Home Business News MP warns British Army ‘would run out of ammunition in 10 days’ if war breaks out

MP warns British Army ‘would run out of ammunition in 10 days’ if war breaks out

27th Mar 24 1:29 pm

The former Minister of State for the Armed Forces has warned that if war breaks out the British Army “would run out of ammunition in just 10 days.”

John Spellar gave the sobering warning in the House of Commons to the current Armed Forces minister James Heappey.

He said, “The minister rightly speaks about the ability to sustain fighting, he knows that an exercise conducted with the Americans showed that the British Army would run out of munitions within 10 days.”

Heappey responded, “In exercises that I have seen where the UK have operated alongside the US, what happens again and again and again is that American senior commanders hold the UK force elements in the highest of regard.”

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Former army officer and Tory MP Richard Drax raised concerns, saying, “I would challenge the fact that we are ready to fight a sustained war with the armed forces that we have, and bearing in mind all the threats that we face that’s become very real.

Would the defence minister now stand at the despatch box and say we need to spend a lot more money on defence?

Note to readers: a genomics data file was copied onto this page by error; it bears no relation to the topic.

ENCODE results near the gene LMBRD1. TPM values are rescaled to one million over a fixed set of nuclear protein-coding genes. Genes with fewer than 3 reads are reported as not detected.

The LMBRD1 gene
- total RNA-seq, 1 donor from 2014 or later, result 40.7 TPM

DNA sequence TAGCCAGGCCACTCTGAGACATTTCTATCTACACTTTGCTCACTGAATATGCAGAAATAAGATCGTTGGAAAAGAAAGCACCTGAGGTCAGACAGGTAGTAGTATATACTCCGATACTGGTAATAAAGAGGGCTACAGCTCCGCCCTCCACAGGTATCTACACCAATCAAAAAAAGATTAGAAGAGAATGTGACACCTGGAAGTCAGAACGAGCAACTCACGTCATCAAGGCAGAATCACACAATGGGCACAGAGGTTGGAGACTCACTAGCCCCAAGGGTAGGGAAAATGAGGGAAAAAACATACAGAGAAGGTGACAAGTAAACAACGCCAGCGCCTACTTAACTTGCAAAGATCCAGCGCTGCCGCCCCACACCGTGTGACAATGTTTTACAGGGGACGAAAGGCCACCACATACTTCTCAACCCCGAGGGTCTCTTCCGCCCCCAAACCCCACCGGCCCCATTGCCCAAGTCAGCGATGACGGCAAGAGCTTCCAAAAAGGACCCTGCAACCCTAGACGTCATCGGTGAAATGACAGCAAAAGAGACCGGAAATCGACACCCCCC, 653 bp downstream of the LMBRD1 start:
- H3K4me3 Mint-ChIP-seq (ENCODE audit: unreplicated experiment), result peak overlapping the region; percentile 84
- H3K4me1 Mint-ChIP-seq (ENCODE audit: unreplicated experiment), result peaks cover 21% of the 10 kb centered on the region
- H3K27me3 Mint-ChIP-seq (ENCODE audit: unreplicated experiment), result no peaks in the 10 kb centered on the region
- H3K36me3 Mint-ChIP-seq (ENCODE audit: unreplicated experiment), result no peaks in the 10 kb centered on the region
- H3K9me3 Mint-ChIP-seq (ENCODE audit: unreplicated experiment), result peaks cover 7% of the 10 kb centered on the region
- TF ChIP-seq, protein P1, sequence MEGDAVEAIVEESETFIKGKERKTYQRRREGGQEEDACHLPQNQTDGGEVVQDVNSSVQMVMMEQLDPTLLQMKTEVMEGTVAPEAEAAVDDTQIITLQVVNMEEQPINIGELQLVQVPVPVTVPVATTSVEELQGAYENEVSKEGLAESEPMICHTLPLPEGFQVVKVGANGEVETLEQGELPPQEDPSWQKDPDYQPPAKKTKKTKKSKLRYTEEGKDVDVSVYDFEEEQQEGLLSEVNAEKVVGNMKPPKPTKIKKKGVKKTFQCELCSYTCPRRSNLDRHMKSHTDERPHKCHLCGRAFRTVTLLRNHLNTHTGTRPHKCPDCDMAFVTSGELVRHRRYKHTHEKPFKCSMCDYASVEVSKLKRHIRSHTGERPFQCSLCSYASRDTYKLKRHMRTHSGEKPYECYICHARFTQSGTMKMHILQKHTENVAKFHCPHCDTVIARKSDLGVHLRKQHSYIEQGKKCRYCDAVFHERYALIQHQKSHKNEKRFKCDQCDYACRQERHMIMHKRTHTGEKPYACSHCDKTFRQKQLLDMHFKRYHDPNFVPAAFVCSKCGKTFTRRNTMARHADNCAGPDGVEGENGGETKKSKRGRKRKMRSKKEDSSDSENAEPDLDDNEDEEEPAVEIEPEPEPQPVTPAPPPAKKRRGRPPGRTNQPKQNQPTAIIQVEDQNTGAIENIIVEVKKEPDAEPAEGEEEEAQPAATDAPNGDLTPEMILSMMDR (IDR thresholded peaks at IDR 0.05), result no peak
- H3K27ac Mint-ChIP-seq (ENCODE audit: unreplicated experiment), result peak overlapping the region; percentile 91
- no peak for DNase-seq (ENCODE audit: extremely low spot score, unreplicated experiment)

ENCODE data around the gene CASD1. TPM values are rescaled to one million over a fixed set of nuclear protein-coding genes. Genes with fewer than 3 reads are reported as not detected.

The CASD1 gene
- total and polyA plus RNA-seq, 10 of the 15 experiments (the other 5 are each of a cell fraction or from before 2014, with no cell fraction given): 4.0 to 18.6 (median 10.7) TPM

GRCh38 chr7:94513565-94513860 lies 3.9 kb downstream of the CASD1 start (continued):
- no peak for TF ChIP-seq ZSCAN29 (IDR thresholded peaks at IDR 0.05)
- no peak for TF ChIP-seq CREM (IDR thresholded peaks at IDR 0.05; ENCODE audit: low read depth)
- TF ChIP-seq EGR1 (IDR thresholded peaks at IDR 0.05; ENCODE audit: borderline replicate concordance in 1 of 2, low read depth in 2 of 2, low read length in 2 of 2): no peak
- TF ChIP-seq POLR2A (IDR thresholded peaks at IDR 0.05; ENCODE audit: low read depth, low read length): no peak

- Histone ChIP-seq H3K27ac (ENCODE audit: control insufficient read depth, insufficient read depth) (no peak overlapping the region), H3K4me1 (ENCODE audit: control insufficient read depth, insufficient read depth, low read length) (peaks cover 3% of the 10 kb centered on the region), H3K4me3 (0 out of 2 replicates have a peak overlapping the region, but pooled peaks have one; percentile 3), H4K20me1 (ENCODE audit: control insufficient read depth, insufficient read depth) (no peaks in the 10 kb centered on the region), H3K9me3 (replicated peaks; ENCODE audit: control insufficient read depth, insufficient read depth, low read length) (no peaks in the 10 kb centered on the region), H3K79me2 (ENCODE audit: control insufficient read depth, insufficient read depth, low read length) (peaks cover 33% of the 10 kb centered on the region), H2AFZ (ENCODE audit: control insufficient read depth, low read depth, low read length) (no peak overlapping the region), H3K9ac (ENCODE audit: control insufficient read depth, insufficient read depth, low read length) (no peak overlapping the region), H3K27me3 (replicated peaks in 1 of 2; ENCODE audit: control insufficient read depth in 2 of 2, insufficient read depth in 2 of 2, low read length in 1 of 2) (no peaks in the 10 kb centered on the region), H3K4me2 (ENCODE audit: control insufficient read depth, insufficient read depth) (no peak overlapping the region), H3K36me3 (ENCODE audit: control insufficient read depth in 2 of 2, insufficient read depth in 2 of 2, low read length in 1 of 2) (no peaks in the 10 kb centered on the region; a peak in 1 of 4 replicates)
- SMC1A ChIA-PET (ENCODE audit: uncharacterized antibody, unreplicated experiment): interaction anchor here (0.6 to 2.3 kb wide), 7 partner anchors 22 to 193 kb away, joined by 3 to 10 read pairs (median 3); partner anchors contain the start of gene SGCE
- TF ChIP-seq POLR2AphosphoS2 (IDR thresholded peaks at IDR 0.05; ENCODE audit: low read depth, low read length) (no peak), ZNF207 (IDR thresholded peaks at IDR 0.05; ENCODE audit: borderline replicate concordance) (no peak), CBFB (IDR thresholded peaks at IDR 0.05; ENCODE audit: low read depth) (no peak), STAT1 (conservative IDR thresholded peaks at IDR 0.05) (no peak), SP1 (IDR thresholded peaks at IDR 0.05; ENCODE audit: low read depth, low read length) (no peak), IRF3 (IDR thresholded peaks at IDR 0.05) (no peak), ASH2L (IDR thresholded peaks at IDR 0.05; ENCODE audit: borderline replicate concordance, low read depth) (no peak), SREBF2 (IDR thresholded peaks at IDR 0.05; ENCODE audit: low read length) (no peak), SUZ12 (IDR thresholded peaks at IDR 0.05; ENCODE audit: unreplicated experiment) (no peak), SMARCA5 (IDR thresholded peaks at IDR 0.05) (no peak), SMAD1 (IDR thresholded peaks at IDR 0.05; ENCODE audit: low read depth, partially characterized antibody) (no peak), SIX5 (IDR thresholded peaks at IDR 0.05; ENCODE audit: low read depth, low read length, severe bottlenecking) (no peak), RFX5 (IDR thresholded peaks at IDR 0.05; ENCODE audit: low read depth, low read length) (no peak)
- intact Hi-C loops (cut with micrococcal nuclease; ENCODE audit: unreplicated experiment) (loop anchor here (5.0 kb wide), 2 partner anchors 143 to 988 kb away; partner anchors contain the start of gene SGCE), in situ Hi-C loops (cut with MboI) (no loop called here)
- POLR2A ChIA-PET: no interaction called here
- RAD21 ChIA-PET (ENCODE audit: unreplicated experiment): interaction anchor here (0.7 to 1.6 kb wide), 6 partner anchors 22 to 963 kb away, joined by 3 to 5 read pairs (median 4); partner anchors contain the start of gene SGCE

Heappey replied, “The reality is that our armed forces remain fearsome. Yes, it is the job of this House, and particularly Mr Drax’s committee, to scrutinise, as they have, our readiness.”

He added, “Our armed forces do need reinvestment in their ability to sustain themselves at a war-fighting level, that’s no scandal, that is the consequence of a peace dividend that allowed successive governments to rightly disinvest in the resilience that kept our Cold War force credible.

“But, as the Secretary of State so rightly said in his speech the other week, we’re now in a pre-war era and so it’s the responsibility of this Government and those who follow to reinvest in that necessary war-fighting capability.”

General Sir Richard Shirreff, Britain’s ex-Deputy Supreme Allied Commander Europe slammed the government over their policies on defence.

He said, “Britain, I believe, has shown extraordinary complacency.

“I think it has sat back on its laurels and this government has said, ‘We were the first to support Ukraine’, which is true and credit is credit where credit is due.

“But it hasn’t recognised yet, the real risks involved and the fact that if Ukraine is to achieve a decisive result – a victory over Russia – and that is by no means a given; in fact, Ukraine right now is on the backfoot, the West has got to dig deep.

“It has got to mobilise its economies. It has got to put itself effectively on a war economy footing not just to produce the military capability, but frankly, to grow the GDP in order to be able to afford to do it.”

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